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Education

Volume 436: debated on Tuesday 15 April 1947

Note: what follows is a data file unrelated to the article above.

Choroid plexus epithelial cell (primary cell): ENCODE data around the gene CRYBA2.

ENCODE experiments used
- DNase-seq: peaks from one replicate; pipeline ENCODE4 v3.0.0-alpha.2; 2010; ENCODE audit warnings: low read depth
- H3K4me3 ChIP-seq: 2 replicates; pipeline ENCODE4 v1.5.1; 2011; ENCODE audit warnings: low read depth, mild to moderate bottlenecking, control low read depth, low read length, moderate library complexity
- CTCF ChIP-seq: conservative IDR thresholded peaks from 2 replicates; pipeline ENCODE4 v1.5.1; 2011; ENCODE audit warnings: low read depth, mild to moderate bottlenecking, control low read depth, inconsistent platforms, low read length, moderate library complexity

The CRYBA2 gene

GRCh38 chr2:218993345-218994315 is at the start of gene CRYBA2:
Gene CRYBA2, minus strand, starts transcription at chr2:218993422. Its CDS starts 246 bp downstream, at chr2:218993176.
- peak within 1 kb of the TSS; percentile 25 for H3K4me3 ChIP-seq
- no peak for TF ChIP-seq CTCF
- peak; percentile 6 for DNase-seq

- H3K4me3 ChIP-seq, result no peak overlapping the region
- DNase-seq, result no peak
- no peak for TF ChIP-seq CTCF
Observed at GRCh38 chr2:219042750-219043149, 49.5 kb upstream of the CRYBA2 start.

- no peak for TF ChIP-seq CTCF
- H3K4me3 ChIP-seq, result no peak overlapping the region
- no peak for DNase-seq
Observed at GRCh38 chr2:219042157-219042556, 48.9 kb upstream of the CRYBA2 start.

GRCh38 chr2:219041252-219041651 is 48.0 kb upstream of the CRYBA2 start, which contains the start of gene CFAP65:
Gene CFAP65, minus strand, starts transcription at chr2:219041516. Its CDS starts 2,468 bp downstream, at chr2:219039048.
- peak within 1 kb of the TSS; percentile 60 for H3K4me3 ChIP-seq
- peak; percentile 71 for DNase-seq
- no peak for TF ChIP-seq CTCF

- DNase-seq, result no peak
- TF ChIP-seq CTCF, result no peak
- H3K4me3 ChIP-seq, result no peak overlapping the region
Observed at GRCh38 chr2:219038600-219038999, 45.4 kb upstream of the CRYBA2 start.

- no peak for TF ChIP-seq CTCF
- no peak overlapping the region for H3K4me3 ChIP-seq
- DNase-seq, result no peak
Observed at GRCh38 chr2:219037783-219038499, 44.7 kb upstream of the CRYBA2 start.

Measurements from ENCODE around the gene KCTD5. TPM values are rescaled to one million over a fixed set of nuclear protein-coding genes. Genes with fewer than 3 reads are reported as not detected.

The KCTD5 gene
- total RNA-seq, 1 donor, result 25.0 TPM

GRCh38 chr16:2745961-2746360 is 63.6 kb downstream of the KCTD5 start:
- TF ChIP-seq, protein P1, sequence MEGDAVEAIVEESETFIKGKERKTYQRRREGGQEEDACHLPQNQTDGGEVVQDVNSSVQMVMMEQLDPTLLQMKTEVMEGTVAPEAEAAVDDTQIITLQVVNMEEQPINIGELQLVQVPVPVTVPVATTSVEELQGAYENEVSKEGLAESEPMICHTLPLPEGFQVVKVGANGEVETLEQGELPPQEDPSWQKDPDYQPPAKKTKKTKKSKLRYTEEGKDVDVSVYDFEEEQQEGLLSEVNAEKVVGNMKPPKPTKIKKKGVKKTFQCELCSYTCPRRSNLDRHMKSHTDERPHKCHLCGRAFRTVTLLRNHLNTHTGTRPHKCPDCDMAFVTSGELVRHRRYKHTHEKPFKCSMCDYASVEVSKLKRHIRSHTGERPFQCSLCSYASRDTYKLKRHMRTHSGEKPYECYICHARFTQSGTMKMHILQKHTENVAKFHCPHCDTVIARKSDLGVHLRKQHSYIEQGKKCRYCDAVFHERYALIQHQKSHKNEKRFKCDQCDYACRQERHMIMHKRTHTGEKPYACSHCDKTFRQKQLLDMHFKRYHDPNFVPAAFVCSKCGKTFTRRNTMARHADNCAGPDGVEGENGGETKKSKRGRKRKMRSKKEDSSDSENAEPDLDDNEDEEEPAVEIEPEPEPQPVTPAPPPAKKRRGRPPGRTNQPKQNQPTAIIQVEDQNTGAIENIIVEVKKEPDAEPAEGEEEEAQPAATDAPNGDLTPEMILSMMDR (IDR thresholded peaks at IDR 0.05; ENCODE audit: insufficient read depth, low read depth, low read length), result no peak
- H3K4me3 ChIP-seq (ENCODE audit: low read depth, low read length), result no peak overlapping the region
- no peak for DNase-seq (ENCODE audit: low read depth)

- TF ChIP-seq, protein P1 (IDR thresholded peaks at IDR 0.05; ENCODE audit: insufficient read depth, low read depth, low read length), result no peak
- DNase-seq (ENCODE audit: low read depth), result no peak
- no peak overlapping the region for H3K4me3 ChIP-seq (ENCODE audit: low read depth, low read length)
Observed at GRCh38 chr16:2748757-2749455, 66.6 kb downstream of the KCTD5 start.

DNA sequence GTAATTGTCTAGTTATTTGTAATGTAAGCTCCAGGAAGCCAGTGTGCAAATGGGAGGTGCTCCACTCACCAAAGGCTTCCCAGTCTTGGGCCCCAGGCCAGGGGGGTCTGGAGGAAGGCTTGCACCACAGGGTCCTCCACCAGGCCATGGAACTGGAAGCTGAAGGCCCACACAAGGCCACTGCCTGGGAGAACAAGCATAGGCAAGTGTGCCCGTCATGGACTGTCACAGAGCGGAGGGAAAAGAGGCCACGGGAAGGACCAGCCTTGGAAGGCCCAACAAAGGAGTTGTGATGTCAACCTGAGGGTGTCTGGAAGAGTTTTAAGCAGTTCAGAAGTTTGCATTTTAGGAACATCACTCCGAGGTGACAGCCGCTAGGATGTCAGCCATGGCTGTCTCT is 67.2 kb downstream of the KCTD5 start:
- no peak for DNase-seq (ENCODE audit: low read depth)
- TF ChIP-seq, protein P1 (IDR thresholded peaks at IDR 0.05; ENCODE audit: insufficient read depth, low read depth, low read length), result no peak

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We shall be providing £29 million more for education this year, including such things as school dinners, further education of demobilised men and women, more scholarships, and the raising of the school-leaving age. The raising of the school-leaving age, which is an educational re- form long promised and, with a variety of excuses, too long withheld, represents, in the view of the Government, a fresh social investment in the minds, the bodies and the characters of our young generation. I am quite sure that we shall reap rich rewards, and soon, from this new educational adventure. Looking back, it is interesting to recall that this would have come about in 1932, but that Sir Charles Trevelyan's Bill to raise the school leaving age, having passed through this House, was thrown out in another place. Those who did that have kept the children waiting 15 years, and, in our view, it is time to put an end to this folly. Included in the educational increase is an additional £3 million for the universities. The total estimate for the universities of £12 million of public money this year is more than five times the prewar figure. It includes £8 million for current grants and £3½ million for capital grants. The universities must be enabled to play a fuller part than ever before in our national life, and to double the prewar total of their students within a period of ten years. We have set that as the target, and we believe that money spent on a planned expansion of this kind will be money very well spent in the national interest.